Micromobility in Boulder
Micromobility can help us get there. It refers to ways of getting around that use shared services and connected technology to provide more travel choices to more people. These smaller-scale travel choices can help reduce single-occupant car trips and fill in gaps in our transportation network.
To achieve more sustainable transportation in Boulder, we'll need to manage these services in ways that maximizes benefits and minimizes risks.
NEW - Help us figure out 'Which Wheels Go Where?'
Smaller-scale, personal micromobility devices, such as e-bikes and e-scooters, can help reduce single-occupant vehicle trips, provide more travel choices, and fill in gaps in our transportation network - all goals of Boulder's Transportation Master Plan. But their increased use also means more devices sharing the same space. Take our "Which Wheels Go Where" questionnaire on Be Heard Boulder to provide your feedback and help staff develop policies for safe, shared use of these devices.
Upcoming Key Dates
- Fall 2020: City staff to initiate a competitive Request For Proposal (RFP) process in fourth quarter 2020 to select a micromobility service provider.
- Spring 2021: Initiate new micromobilty program.
Past Key Dates
- July 7, 2020: City Council meeting
- Second reading and consideration of a motion to adopt emergency Ordinance 8398 amending Title 4 “Licenses and Permits” by amending chapter 20 “fees” and chapter 31 “Dockless Bike Share,” B.R.C. 1981; which allows staff to explore a dockless bike share service in the city through initiating a competitive RFP process.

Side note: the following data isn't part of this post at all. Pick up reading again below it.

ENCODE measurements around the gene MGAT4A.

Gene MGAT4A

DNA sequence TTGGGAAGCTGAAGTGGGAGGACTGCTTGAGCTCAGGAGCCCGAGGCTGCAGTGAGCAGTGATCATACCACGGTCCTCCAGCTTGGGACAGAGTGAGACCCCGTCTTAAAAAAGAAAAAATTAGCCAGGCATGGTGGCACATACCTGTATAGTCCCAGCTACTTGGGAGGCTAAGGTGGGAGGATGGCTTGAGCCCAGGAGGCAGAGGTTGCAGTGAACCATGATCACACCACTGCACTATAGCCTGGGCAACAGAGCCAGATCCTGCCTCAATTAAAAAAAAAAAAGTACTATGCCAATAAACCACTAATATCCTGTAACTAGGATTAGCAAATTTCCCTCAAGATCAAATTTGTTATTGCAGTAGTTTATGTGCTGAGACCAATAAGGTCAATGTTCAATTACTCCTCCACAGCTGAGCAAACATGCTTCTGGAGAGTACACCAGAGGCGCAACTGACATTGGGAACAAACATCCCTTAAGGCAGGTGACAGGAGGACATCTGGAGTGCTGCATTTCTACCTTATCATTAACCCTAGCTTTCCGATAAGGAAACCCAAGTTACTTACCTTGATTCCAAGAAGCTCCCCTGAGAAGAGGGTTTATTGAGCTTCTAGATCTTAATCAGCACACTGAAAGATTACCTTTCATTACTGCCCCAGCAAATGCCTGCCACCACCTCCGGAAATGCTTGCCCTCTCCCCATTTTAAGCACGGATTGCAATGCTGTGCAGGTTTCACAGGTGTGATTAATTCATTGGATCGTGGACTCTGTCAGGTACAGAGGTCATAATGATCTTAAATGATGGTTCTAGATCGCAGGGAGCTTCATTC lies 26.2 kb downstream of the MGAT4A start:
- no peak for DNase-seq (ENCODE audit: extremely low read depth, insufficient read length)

- March 3, 2020: City Council meeting
- First reading of the ordinance implementing council's direction regarding e-scooter mortatorium. Council memo
- April 7, 2020: City Council meeting
- Second reading of e-scooter ordinance and public hearing.
- First reading of proposed modifications to Dockless Bike Share Licensing Program regarding e-bikes.
- Jan. 28, 2020: City Council study session.
- City Council directed staff not to move forward with e-scooters at this time as part of the city's Shared Mircomobility Program and requested further monitoring of the e-scooter industry. Council expressed support for the introduction of private sector e-bikes as part of a Shared Micromobility Program.
Dockless Bike Share
The City of Boulder is exploring allowing dockless e-bike vendors in Boulder as part of its overall strategy to support a greater availability of micromobility options in Boulder. The service makes it easier for people to bike to work, school, to and from bus stops or simply for fun because they do not have to travel to a fixed docking facility to retrieve or return bikes.
Following the adoption of Ordinance 8398 by City Council at its July 7, 2020, meeting, staff will initiate a Request For Information (RFI) process from micromobility service providers (including dockless e-bike providers) in second quarter 2020.
What is dockless bike share?
Dockless bike share is a system where people can rent bikes without having to check them in or out of an established docking facility. Bikes are instead spread throughout town, and can be rented wherever they are found by using a smartphone app or digital screen located on the bike. Then, once an individual is done riding a bike, they park it in a permitted zone at their location and check it out using the digital system to make the bike available to others. The city is exploring both standard bicycle and e-bike options for a dockless bike share program.